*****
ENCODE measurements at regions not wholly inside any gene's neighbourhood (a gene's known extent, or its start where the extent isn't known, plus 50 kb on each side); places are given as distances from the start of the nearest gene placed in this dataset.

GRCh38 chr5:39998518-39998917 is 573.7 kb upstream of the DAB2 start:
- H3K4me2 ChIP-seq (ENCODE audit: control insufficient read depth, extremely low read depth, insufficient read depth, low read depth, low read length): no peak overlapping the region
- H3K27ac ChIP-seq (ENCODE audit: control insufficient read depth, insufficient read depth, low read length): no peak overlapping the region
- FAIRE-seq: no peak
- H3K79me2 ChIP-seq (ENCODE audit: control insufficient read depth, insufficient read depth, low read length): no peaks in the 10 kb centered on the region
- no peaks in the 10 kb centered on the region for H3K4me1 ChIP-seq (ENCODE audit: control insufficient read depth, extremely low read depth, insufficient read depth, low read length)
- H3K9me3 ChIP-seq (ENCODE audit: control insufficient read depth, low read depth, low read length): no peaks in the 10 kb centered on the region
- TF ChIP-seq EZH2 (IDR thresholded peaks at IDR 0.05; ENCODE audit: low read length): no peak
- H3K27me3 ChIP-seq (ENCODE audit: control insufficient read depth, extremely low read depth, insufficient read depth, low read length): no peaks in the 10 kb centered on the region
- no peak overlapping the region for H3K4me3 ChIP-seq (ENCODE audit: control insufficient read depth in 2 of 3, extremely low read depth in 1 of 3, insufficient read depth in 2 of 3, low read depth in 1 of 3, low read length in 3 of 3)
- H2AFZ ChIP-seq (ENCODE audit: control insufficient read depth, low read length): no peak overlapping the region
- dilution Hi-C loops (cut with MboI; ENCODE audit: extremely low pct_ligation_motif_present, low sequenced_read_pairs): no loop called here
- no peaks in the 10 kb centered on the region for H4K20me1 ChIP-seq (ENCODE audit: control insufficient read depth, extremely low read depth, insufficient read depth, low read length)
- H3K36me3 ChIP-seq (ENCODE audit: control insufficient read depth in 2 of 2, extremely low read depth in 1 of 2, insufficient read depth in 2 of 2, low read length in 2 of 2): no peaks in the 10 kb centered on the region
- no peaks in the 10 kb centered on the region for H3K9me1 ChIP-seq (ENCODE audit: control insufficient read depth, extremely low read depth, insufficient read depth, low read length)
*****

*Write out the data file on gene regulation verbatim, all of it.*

ENCODE measurements at regions not wholly inside any gene's neighbourhood (a gene's known extent, or its start where the extent isn't known, plus 50 kb on each side); places are given as distances from the start of the nearest gene placed in this dataset.

GRCh38 chr5:39998518-39998917 is 573.7 kb upstream of the DAB2 start:
- H3K4me2 ChIP-seq (ENCODE audit: control insufficient read depth, extremely low read depth, insufficient read depth, low read depth, low read length): no peak overlapping the region
- H3K27ac ChIP-seq (ENCODE audit: control insufficient read depth, insufficient read depth, low read length): no peak overlapping the region
- FAIRE-seq: no peak
- H3K79me2 ChIP-seq (ENCODE audit: control insufficient read depth, insufficient read depth, low read length): no peaks in the 10 kb centered on the region
- no peaks in the 10 kb centered on the region for H3K4me1 ChIP-seq (ENCODE audit: control insufficient read depth, extremely low read depth, insufficient read depth, low read length)
- H3K9me3 ChIP-seq (ENCODE audit: control insufficient read depth, low read depth, low read length): no peaks in the 10 kb centered on the region
- TF ChIP-seq EZH2 (IDR thresholded peaks at IDR 0.05; ENCODE audit: low read length): no peak
- H3K27me3 ChIP-seq (ENCODE audit: control insufficient read depth, extremely low read depth, insufficient read depth, low read length): no peaks in the 10 kb centered on the region
- no peak overlapping the region for H3K4me3 ChIP-seq (ENCODE audit: control insufficient read depth in 2 of 3, extremely low read depth in 1 of 3, insufficient read depth in 2 of 3, low read depth in 1 of 3, low read length in 3 of 3)
- H2AFZ ChIP-seq (ENCODE audit: control insufficient read depth, low read length): no peak overlapping the region
- dilution Hi-C loops (cut with MboI; ENCODE audit: extremely low pct_ligation_motif_present, low sequenced_read_pairs): no loop called here
- no peaks in the 10 kb centered on the region for H4K20me1 ChIP-seq (ENCODE audit: control insufficient read depth, extremely low read depth, insufficient read depth, low read length)
- H3K36me3 ChIP-seq (ENCODE audit: control insufficient read depth in 2 of 2, extremely low read depth in 1 of 2, insufficient read depth in 2 of 2, low read length in 2 of 2): no peaks in the 10 kb centered on the region
- no peaks in the 10 kb centered on the region for H3K9me1 ChIP-seq (ENCODE audit: control insufficient read depth, extremely low read depth, insufficient read depth, low read length)